Imagine you are an app inventor living in Kevinston, IL. Sandra, the town riddlemaster, is organizing the annual Kevinston Riddle Hunt. Being a tech-savvy riddlemaster, she has decided to encode her riddles into QR codes and put them all over town. She has also decided to create an app that riddle hunters can use to scan the QR codes and display the scan results.
Note: QR code is short for Quick Response Code, and is essentially a two-dimensional barcode. Like any barcode, it can encode any kind of textual information and is easily scanned by machines. You can learn how to generate your own QR codes in the Server chapter.
Sandra has already started the app on her own, but she's too busy with her other duties to keep working on it, so she commissions you to complete the app. Download
RiddleHunter.aia and import it into App Inventor. The screen should look like this:
Now drag a
BarcodeScanner (from the Sensors section) into the
screen, and make sure to uncheck the "UseExternalScanner" checkbox.
Make it so that clicking the Scan button triggers a scan, and that the result of the scan is shown by
whenblocks to implement the whole process.
Run the app in your phone, and then use it to scan this QR code:
Sandra likes what she sees so far, but she says that some of her QR codes contain URLs instead of plain text. In that case, the app shouldn't just show the URL, it should also automatically open the browser to that URL. Here's an example of a QR code that encodes a URL:
In order for us to be able to process a URL, we must add some logic to check whether a scan result is actually a URL as opposed to just plain text. Fortunately, URLs are pretty distinctive—they always start with either "http://" or "https://". In order to check whether some text starts with some other text, you need to use the
starts at block. Here's an example of its usage:
TestLabel will display "3", because "phib" starts at the third character of "amphibian". However, if you try this:
You'll find that
TestLabel displays "0", because "bean" does not appear at inside "amphibian".
What we'd like to do is have a
startsWith procedure with two inputs,
piece (echoing the two inputs of the
starts at block). You would be able to use it like this:
Here is how you would start defining the
startsWith procedure block:
Note that we are using a different procedure block than we used in the first chapter. It has a
result input that indicates this procedure will return a value. In the case of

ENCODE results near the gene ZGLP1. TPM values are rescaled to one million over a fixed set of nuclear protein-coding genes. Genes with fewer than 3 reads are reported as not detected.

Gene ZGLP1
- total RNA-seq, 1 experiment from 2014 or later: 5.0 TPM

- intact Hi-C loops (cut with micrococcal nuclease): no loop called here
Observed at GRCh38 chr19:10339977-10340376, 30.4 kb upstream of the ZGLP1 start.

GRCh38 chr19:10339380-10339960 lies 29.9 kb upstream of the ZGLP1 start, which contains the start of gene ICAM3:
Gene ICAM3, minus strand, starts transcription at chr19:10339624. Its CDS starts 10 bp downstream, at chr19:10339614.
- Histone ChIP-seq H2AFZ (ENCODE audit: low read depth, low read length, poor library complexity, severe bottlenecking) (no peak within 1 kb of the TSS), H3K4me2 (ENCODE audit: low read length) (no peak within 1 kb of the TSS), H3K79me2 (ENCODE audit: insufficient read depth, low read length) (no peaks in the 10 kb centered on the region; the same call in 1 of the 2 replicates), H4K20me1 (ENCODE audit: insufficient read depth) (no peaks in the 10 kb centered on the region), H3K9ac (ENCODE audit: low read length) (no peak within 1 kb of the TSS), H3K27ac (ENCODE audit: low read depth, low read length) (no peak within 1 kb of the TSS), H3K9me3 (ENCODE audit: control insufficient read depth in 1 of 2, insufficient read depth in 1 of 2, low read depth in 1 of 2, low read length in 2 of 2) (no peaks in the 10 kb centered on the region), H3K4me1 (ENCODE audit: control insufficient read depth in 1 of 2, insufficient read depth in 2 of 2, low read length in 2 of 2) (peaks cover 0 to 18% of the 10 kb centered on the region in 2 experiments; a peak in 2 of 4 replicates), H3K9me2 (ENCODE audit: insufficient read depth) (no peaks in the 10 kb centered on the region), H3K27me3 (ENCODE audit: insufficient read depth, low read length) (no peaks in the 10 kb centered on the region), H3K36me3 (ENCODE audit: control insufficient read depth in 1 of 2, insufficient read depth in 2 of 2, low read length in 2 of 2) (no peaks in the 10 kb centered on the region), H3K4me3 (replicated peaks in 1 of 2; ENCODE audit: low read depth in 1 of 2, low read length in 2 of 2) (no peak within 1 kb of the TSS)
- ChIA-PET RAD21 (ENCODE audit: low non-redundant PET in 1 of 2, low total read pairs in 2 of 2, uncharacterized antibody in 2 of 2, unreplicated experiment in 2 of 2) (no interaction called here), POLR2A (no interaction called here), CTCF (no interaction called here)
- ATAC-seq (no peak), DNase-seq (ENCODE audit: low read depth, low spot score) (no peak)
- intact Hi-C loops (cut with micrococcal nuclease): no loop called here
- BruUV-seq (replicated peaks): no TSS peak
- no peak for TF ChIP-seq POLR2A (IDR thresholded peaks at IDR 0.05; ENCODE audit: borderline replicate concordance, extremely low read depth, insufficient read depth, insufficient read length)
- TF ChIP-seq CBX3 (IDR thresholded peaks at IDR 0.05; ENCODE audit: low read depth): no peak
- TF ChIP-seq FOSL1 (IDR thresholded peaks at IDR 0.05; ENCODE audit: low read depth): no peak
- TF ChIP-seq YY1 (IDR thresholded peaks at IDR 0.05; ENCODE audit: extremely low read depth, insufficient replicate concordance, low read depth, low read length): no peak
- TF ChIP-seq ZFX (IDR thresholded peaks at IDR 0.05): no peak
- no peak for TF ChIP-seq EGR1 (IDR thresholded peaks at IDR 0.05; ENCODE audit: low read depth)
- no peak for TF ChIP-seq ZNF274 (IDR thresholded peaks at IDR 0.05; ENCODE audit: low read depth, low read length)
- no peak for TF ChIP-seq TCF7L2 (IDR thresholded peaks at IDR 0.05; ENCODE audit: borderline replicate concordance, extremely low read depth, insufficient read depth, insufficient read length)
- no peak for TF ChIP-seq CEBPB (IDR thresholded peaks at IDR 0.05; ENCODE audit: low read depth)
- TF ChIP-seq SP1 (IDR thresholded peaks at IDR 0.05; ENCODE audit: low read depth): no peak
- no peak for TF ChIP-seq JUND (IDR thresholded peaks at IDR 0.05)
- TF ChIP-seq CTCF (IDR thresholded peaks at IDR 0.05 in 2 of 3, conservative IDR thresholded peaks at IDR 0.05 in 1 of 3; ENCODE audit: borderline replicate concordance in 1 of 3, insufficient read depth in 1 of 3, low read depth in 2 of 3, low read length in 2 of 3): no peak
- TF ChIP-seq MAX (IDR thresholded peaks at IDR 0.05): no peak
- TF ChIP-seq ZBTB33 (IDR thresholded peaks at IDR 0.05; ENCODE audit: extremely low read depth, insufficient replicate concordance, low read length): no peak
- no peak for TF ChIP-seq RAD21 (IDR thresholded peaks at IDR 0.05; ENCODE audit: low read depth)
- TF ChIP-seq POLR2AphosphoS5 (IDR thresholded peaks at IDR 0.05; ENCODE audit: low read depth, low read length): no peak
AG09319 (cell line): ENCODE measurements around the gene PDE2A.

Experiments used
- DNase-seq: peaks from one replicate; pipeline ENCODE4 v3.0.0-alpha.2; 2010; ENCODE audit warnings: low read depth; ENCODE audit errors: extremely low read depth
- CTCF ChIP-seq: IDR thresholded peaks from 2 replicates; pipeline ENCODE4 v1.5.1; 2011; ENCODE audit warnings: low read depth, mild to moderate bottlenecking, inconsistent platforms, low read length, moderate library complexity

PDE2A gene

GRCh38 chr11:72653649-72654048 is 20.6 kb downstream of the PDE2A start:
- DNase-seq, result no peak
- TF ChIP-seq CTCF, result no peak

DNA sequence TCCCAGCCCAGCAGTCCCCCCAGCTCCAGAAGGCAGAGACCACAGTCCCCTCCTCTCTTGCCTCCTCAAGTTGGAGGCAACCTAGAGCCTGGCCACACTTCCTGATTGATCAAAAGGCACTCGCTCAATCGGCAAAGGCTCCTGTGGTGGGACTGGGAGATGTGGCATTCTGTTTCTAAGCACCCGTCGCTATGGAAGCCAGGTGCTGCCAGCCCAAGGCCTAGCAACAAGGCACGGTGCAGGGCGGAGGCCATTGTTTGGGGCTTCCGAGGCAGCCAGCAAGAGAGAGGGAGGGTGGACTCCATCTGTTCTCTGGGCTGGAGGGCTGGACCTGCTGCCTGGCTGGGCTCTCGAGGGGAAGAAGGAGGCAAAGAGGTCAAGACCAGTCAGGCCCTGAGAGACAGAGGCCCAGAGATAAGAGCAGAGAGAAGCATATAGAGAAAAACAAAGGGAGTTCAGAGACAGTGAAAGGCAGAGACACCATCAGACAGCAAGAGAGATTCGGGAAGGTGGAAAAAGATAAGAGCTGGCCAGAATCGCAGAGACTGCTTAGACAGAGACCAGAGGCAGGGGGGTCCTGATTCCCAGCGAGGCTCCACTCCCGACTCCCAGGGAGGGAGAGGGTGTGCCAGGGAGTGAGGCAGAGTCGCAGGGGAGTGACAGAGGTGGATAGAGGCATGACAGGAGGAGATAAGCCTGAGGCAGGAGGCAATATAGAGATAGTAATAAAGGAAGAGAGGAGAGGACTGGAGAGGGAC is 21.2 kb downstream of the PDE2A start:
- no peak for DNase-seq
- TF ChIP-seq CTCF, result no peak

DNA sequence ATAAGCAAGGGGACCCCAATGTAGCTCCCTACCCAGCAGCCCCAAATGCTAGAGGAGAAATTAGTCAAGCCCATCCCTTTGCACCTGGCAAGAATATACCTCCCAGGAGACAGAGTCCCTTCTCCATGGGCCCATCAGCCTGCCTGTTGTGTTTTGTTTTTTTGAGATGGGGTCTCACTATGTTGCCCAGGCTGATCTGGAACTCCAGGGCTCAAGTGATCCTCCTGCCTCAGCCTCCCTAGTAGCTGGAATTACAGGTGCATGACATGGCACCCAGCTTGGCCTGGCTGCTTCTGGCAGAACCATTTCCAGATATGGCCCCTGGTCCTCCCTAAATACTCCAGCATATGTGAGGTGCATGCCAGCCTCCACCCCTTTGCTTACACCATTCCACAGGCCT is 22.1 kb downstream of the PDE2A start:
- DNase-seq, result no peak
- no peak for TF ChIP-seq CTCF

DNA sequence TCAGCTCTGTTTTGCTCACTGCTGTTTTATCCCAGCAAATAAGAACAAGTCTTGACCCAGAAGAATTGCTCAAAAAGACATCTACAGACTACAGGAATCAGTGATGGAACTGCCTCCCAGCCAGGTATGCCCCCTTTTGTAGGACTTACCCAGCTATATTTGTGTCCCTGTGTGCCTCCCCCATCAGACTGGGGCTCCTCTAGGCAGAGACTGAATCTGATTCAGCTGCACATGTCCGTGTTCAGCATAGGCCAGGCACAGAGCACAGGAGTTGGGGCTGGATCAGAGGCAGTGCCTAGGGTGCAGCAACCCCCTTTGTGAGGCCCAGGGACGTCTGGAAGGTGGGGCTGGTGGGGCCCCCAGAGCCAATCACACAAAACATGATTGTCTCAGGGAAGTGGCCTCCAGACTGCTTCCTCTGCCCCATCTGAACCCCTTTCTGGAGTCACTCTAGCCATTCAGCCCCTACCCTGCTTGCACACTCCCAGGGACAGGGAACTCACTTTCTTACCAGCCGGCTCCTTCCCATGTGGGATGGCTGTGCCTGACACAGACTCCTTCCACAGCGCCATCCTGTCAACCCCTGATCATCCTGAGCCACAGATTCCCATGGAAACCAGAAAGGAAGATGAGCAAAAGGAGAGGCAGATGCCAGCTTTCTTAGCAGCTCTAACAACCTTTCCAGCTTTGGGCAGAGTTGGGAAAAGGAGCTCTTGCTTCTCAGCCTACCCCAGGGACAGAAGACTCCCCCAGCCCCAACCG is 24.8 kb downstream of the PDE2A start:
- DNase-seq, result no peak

startsWith, it will return either
false depending on what inputs it is given.
startsWith procedure, and then add these blocks to the inside of the
Run your app to see that
TestLabel shows true if the scan result is a URL, but false if it is not a URL.
Now you are ready to create another procedure called
isURL. This procedure will take a text block as input, and will return
true if it's a URL and
false otherwise. You can test that your procedure works by scanning these two codes:
Now we need to turn our attention to how to open URLs in the browser. From the Connectivity section, drag an
ActivityStarter into your screen. This component is used to open other apps on your
phone while also sending them relevant data. Now create a new procedure called
openURL, which will can be defined like this:
This procedure sets
ActivityStarter1.Action to "android.intent.action.VIEW", which tells Android OS that you want to view something. The
ActivityStarter1.DataUri property is used to tell Android OS what we want to view—in this case, we set it to
url, which is an input variable representing the URL. When
ActivityStarter1.StartActivity is called, your phone will ask you if you want to view the URL in
Chrome, but it's possible to override this (perhaps with another browser you've installed on your phone).
Change the app so that after scanning a QR code containing a URL, it will open that URL in the browser. Do not open the browser if the QR code does not contain a URL.
Run the app and open the some URLs in your phone's browser (or any app capable of opening a URL). Hooray! Now Sandra's RiddleHunter app is finally complete.
Excelsior! In this chapter, you learned about QR codes, using
ActivityStarter to open URLs in another app, and
starts at. You also got more practice with defining and using procedures. You are one step
closer to becoming Lord of the Infinite!